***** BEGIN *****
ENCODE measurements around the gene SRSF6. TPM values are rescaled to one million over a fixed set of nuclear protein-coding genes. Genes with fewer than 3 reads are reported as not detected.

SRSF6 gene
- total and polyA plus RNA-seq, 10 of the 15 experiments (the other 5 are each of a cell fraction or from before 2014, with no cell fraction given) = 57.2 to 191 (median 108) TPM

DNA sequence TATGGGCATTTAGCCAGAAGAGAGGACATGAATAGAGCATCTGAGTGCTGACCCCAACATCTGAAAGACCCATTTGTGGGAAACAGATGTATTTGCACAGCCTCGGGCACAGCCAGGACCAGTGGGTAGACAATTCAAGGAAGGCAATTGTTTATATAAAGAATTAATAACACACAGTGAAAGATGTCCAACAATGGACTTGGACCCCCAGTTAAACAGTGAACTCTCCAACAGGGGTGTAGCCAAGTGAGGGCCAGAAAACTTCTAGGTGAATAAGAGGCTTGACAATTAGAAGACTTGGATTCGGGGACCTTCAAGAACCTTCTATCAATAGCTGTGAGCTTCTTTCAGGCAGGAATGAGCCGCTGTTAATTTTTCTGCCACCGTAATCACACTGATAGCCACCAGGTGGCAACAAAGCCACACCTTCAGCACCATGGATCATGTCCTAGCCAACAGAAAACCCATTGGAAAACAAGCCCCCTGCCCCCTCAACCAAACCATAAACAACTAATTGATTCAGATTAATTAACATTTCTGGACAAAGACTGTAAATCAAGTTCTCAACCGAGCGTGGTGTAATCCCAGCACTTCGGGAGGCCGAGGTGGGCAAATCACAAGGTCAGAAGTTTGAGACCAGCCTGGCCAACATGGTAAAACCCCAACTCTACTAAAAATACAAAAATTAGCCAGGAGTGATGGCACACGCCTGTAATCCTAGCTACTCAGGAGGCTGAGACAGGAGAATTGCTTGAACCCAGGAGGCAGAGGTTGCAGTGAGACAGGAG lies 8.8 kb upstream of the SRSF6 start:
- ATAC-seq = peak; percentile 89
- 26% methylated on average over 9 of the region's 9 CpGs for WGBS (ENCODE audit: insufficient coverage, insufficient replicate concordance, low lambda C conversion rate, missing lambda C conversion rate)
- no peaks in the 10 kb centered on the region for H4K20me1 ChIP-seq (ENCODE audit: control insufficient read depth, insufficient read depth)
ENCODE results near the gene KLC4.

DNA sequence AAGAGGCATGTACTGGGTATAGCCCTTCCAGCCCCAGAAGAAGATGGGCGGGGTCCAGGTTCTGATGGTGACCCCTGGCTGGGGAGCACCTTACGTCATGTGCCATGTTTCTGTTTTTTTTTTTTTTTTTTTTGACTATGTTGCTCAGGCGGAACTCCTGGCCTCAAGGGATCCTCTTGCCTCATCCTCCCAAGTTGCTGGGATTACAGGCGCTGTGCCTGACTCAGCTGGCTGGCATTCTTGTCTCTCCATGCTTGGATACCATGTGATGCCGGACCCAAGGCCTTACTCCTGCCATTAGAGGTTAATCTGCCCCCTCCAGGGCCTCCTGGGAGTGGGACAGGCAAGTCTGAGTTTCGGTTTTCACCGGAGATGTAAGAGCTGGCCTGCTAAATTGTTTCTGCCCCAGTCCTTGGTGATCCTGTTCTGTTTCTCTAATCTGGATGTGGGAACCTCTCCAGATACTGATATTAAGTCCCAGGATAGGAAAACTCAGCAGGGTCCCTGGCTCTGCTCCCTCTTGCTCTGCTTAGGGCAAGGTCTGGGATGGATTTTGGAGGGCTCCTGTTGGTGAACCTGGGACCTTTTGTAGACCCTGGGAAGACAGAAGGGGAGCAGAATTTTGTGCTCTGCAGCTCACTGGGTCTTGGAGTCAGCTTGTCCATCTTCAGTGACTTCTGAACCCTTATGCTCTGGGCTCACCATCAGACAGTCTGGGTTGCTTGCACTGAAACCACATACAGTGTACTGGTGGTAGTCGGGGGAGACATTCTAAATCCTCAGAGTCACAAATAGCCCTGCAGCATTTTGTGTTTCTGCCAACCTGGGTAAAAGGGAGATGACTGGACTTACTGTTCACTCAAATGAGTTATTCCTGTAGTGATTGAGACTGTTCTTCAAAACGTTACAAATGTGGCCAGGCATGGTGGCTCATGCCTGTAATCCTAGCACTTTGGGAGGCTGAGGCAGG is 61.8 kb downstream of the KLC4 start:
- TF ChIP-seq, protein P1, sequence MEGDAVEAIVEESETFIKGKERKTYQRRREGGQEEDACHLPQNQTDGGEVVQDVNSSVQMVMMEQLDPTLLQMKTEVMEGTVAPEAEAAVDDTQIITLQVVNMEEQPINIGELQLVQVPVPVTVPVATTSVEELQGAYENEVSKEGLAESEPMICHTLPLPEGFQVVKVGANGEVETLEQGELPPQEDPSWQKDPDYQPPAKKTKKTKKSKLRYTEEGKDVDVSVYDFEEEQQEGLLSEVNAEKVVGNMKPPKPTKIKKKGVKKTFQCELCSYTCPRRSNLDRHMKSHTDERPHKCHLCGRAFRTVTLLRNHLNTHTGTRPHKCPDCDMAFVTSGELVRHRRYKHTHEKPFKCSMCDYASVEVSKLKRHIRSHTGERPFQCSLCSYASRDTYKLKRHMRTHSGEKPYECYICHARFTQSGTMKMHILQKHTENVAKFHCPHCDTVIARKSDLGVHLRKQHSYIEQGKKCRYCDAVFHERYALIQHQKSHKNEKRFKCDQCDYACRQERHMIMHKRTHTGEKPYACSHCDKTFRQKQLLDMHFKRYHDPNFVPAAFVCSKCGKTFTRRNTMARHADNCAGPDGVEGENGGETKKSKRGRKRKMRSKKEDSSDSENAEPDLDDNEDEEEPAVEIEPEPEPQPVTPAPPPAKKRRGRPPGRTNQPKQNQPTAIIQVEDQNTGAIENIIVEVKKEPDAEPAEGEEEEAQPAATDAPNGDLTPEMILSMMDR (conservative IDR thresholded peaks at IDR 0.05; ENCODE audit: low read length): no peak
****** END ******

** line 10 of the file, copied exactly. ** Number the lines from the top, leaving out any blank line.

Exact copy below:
- TF ChIP-seq, protein P1, sequence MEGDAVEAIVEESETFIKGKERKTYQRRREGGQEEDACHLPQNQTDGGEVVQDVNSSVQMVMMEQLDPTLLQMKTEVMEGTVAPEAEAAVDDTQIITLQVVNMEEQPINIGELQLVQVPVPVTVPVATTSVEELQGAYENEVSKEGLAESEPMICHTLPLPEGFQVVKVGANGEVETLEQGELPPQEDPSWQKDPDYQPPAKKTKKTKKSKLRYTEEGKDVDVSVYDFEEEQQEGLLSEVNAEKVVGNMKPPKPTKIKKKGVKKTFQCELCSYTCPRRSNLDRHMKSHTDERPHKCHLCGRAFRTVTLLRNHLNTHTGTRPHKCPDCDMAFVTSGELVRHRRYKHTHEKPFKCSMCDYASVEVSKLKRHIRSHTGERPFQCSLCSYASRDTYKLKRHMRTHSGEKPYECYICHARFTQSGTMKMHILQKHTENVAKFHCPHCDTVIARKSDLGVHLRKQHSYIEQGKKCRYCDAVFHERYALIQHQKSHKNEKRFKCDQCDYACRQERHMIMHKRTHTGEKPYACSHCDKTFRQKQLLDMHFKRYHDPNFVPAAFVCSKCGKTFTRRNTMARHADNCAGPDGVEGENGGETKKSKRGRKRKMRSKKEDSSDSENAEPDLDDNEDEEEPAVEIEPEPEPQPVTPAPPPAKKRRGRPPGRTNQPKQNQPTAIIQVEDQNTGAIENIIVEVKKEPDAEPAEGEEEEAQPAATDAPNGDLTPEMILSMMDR (conservative IDR thresholded peaks at IDR 0.05; ENCODE audit: low read length): no peak